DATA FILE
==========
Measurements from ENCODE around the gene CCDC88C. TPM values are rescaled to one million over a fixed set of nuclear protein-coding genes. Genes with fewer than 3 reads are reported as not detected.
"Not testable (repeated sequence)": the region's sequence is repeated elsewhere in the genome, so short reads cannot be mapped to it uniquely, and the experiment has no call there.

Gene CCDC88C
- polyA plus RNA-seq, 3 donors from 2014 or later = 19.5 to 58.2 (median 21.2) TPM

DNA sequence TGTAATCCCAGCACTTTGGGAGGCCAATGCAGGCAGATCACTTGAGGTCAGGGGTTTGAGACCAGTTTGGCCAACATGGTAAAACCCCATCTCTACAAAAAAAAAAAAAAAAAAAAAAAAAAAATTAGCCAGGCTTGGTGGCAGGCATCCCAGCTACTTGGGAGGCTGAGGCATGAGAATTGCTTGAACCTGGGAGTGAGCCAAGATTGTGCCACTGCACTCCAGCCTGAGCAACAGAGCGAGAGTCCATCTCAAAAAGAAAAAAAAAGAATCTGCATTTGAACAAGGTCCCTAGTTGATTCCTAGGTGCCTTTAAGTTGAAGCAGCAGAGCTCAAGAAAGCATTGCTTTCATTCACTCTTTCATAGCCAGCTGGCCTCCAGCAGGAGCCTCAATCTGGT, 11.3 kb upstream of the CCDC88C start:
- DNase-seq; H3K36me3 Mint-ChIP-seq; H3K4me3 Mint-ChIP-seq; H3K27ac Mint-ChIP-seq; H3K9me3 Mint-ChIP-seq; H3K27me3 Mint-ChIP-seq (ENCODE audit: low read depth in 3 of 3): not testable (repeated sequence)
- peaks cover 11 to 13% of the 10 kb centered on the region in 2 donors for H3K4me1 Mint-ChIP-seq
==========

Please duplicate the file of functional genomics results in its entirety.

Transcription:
Measurements from ENCODE around the gene CCDC88C. TPM values are rescaled to one million over a fixed set of nuclear protein-coding genes. Genes with fewer than 3 reads are reported as not detected.
"Not testable (repeated sequence)": the region's sequence is repeated elsewhere in the genome, so short reads cannot be mapped to it uniquely, and the experiment has no call there.

Gene CCDC88C
- polyA plus RNA-seq, 3 donors from 2014 or later = 19.5 to 58.2 (median 21.2) TPM

DNA sequence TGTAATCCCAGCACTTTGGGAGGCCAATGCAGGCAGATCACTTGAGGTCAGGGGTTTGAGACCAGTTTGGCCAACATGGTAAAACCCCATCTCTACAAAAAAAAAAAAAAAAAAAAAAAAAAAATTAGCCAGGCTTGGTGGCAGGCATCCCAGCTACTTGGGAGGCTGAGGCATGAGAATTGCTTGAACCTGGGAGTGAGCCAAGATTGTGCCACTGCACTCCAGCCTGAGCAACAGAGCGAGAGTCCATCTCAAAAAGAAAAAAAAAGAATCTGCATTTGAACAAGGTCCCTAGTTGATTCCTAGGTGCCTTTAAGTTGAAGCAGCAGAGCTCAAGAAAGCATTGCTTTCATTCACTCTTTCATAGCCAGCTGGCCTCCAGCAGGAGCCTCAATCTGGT, 11.3 kb upstream of the CCDC88C start:
- DNase-seq; H3K36me3 Mint-ChIP-seq; H3K4me3 Mint-ChIP-seq; H3K27ac Mint-ChIP-seq; H3K9me3 Mint-ChIP-seq; H3K27me3 Mint-ChIP-seq (ENCODE audit: low read depth in 3 of 3): not testable (repeated sequence)
- peaks cover 11 to 13% of the 10 kb centered on the region in 2 donors for H3K4me1 Mint-ChIP-seq